Aetna headquarters in Hartford, Connecticut Aetna headquarters in Hartford, Connecticut

 

Medical insurance company Aetna Inc. faces a growing legal predicament over claims that it violated the privacy of patients taking medications for HIV. The company was hit with a suit in Superior Court in Essex County on Oct. 20 in connection with a mass mailing that allegedly violated the privacy of recipients.

The New Jersey suit follows three potential class actions over the same mailings that have been filed against Aetna in federal courts around the country—on Oct. 12 in Hartford, on Sept. 25 in San Diego, and on Aug. 28 in Philadelphia. But the New Jersey case, filed on behalf of two unnamed plaintiffs, is not a class action.

The suits concern letters sent by Aetna to 12,000 insureds in envelopes with large glassine windows, revealing the recipient’s name and address and indicating that the mailing concerned the recipient’s HIV medications.

The company’s dilemma is made worse by the fact that the letters in question were sent out as part of the settlement of prior lawsuits claiming the company breached the privacy of patients using HIV medications.

In 2014 and 2015, Aetna was sued in two other potential class actions, Doe v. Aetna in the Southern District of California and Doe v. Coventry Health Care in the Southern District of Florida. In both cases, Aetna was accused of violating the rights of people who take HIV medication by requiring them to have their drugs delivered to their homes, instead of picking them up at a pharmacy. The cases were settled on an individual basis and class status was not certified in either case. The letters that are the subject of the latest litigation were sent to Aetna insureds around July 28 to announce terms of the settlement.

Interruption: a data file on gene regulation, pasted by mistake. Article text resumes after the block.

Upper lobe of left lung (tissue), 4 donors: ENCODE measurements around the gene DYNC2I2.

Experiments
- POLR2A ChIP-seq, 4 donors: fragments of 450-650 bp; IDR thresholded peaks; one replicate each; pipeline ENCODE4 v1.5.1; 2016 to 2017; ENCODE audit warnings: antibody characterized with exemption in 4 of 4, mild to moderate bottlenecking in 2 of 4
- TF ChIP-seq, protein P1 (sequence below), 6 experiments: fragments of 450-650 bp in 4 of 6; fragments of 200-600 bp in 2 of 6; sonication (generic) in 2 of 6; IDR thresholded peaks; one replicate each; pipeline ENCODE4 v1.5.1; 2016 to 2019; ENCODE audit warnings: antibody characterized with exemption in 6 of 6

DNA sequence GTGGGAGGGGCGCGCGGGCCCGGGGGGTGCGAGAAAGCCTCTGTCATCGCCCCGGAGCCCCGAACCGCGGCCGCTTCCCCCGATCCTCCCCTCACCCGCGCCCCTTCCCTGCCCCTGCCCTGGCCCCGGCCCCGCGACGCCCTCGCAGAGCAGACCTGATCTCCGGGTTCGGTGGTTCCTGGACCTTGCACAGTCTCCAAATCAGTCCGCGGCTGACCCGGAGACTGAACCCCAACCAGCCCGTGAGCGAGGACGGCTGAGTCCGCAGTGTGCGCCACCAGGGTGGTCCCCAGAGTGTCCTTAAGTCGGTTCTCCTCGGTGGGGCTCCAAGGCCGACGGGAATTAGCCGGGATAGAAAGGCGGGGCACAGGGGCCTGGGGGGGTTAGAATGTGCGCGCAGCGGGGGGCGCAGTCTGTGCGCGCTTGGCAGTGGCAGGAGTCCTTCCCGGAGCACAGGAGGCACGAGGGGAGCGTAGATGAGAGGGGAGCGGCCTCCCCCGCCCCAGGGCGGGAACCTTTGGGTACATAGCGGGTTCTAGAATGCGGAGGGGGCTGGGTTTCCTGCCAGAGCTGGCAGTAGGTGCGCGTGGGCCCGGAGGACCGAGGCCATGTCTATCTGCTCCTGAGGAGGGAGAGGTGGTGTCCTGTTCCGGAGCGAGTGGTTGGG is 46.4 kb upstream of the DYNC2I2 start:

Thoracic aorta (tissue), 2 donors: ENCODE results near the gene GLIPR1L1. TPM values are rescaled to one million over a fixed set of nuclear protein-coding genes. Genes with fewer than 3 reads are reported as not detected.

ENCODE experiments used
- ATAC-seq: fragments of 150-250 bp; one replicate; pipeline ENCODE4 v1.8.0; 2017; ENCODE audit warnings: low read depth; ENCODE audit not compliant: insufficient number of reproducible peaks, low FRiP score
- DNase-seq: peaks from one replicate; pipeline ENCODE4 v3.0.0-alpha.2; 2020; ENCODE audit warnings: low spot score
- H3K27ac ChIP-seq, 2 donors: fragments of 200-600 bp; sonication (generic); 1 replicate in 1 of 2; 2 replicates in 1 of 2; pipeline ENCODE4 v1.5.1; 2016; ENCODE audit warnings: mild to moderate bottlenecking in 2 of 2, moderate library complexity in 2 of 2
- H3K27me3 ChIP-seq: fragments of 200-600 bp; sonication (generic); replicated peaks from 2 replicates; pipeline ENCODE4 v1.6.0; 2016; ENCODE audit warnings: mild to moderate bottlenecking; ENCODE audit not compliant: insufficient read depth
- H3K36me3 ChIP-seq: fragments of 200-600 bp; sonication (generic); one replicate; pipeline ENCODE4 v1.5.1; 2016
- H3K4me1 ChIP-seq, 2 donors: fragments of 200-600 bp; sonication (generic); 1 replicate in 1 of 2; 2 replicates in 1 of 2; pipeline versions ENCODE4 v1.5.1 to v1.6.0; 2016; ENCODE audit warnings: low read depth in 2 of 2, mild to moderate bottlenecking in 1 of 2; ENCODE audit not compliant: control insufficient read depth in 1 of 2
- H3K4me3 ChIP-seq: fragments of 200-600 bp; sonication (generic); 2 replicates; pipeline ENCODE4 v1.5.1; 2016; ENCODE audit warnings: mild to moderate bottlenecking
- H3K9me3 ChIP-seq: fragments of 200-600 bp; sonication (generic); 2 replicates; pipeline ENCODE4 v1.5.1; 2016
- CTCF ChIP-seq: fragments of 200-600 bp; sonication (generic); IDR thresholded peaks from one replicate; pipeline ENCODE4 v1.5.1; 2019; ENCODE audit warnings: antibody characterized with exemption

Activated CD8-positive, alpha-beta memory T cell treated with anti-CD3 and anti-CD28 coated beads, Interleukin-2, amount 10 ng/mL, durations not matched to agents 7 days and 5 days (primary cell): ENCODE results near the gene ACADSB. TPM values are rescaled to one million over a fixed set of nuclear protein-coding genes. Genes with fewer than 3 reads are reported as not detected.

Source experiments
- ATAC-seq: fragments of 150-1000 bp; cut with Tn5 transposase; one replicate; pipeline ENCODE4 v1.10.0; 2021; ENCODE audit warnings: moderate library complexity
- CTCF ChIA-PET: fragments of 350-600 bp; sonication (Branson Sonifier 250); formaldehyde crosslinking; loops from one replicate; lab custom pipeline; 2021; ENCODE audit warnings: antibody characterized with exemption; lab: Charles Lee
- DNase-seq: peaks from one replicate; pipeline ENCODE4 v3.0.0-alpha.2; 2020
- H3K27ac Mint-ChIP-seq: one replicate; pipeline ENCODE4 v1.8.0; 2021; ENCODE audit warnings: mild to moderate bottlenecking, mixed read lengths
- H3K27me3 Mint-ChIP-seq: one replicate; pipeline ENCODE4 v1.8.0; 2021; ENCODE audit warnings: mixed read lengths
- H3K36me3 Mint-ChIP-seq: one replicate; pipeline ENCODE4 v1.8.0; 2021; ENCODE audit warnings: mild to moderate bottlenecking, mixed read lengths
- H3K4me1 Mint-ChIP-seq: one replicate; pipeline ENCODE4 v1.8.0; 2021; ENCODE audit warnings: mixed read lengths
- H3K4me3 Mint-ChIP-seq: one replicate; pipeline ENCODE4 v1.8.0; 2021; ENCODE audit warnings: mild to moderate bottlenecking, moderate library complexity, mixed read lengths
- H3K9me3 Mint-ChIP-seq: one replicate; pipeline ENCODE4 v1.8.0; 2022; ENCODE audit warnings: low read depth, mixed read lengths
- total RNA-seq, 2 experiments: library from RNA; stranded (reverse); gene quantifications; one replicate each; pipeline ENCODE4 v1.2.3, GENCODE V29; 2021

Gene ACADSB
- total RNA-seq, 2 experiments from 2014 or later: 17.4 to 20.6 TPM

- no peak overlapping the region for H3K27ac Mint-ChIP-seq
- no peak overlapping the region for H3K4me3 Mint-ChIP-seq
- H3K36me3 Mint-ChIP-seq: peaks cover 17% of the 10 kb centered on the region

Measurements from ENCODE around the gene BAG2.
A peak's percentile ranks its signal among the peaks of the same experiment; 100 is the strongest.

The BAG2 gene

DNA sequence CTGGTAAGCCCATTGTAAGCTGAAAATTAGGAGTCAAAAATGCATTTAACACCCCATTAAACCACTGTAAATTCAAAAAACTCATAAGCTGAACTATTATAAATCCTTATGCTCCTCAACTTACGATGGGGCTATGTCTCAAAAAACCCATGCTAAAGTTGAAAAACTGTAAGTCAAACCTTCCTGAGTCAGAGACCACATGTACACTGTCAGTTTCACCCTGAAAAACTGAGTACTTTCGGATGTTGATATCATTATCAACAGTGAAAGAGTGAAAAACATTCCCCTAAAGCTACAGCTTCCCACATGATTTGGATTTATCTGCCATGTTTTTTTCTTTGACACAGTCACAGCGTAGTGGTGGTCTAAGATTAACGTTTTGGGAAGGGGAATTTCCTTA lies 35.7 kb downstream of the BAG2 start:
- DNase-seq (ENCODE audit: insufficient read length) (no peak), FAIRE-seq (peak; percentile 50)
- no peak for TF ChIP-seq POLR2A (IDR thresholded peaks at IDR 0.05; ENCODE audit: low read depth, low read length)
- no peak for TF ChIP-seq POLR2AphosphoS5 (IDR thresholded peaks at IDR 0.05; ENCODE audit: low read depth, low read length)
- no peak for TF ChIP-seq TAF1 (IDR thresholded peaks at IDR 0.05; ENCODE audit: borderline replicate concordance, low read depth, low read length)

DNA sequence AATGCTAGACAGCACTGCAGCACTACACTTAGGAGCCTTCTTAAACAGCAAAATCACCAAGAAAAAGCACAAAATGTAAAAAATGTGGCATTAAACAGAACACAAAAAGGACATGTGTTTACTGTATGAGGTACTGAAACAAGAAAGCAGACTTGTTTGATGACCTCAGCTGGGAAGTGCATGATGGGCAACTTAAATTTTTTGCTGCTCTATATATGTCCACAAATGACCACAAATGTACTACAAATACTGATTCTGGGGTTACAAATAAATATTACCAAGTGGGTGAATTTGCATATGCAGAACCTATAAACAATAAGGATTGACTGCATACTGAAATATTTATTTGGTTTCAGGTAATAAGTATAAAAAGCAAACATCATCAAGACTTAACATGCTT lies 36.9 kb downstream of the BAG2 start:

The New Jersey suit is brought under the state AIDS Assistance Act, which requires health care providers to protect the privacy of people with HIV and AIDS. The act also creates a private cause of action for individuals who are subject to violation under the act, and allows courts to award punitive damages for “wantonly reckless conduct” by the party that commits the violation.

“Despite the fact that the first AIDS case was identified 40 years ago, people living with HIV and AIDS still face extreme stigma,” the suit claims.

The plaintiffs in the New Jersey case say that when they received the letters, they were not deposited in their mailbox but were left on their front porch. The plaintiffs said the letters were deposited on their porch after they were apparently delivered in error to one of their neighbors. The letters were discovered by the mother of one of the plaintiffs, who was not aware until then that the plaintiffs were taking HIV medication, the suit said. The discovery “has caused terrible problems and difficulty in the plaintiffs’ household,” the suit claims.

The mailings placed one of the plaintiffs in the uncomfortable position of having to explain to family members that he was living with HIV. The other plaintiff was forced to explain that he was not living with HIV but was taking the medication as part of a regimen of pre-exposure prophylaxis, the suit said.

“These questions led to further embarrassing and invasive discussions on why plaintiffs need to protect themselves, which activities put themselves at risk and other topics of an intimate nature. These conversations have changed the nature of the plaintiffs’ family relationship to one another and within their household,” the suit said.

Lani Dornfeld, Edward Capozzi and Dennis Shlionsky of Brach Eichler in Roseland represent the plaintiffs in the New Jersey case.

“It’s kind of crazy—they were settling one privacy-related lawsuit related to HIV when this happened. It is surprising, at the least, that Aetna would not take care in sending this,” said Dornfeld.

An Aetna spokesman, T.J. Crawford, said the company would not comment on the litigation.